Game slips out of Starlin Castros hands

Game slips out of Starlin Castros hands

Monday, April 25, 2011
Posted: 9:55 p.m. Updated: 11:50 p.m.

By Patrick Mooney
CSNChicago.com

The Cubs watch Starlin Castro and see their shortstop get to balls they havent touched in years. His range and instincts are supposed to be that good.

And Castros offensive production has been so blinding that youve missed some of his defensive flaws this month. But it was impossible to ignore during the second inning of Monday nights 5-3 loss to the Colorado Rockies.

It began when Castro bobbled a ground ball that didnt seem like a big deal. The Cubs were already out to a 3-0 lead and had Matt Garza on the mound.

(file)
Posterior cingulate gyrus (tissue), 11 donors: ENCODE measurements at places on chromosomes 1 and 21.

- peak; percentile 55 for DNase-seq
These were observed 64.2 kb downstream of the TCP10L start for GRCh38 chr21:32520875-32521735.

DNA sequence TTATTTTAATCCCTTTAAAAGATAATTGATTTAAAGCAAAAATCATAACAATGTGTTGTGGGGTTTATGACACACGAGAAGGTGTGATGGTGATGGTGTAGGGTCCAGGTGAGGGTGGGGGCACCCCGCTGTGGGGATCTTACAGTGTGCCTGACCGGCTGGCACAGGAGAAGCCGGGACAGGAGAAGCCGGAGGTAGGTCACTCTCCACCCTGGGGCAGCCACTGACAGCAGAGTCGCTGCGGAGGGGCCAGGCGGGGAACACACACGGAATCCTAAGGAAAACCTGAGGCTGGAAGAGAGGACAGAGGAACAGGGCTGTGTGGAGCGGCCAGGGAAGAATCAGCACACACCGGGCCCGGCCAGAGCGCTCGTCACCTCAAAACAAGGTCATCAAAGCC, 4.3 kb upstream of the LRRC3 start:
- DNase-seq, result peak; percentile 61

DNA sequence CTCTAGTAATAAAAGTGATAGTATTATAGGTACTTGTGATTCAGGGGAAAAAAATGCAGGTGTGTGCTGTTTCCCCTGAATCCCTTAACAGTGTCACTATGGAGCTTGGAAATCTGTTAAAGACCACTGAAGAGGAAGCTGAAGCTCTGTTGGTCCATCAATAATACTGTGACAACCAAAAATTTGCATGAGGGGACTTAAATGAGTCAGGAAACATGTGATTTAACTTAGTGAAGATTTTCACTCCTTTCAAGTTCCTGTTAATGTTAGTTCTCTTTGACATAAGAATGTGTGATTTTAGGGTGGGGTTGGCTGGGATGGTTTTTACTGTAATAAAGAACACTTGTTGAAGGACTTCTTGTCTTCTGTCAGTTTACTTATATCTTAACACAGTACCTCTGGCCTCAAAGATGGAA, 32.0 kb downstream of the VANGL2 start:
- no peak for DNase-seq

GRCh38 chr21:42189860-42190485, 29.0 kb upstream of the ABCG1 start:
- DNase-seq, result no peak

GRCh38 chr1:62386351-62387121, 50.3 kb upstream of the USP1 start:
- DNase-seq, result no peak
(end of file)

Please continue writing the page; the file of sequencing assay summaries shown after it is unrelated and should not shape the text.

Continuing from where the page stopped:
The conditions were perfect for a Big Ten football game. It was 43 degrees at first pitch and at certain points it was raining sideways. With runners on first and third and one out, Castro charged another ball and fumbled it on the handoff from his glove.

The ball was kind of wet, Castro said through an interpreter. I was trying to make the play. It was one of those things.

The next batter, Chris Iannetta, chopped one toward short and Castro tried to get the out at second base. His throw sailed wide to Darwin Barneys left, bouncing all the way into the bullpen in right-field foul territory, allowing two more unearned runs to score to tie the game.

Hes going to learn to play on tougher fields like this in these kinds of conditions, manager Mike Quade said. If youre in a hurry with a wet pig, youre in trouble.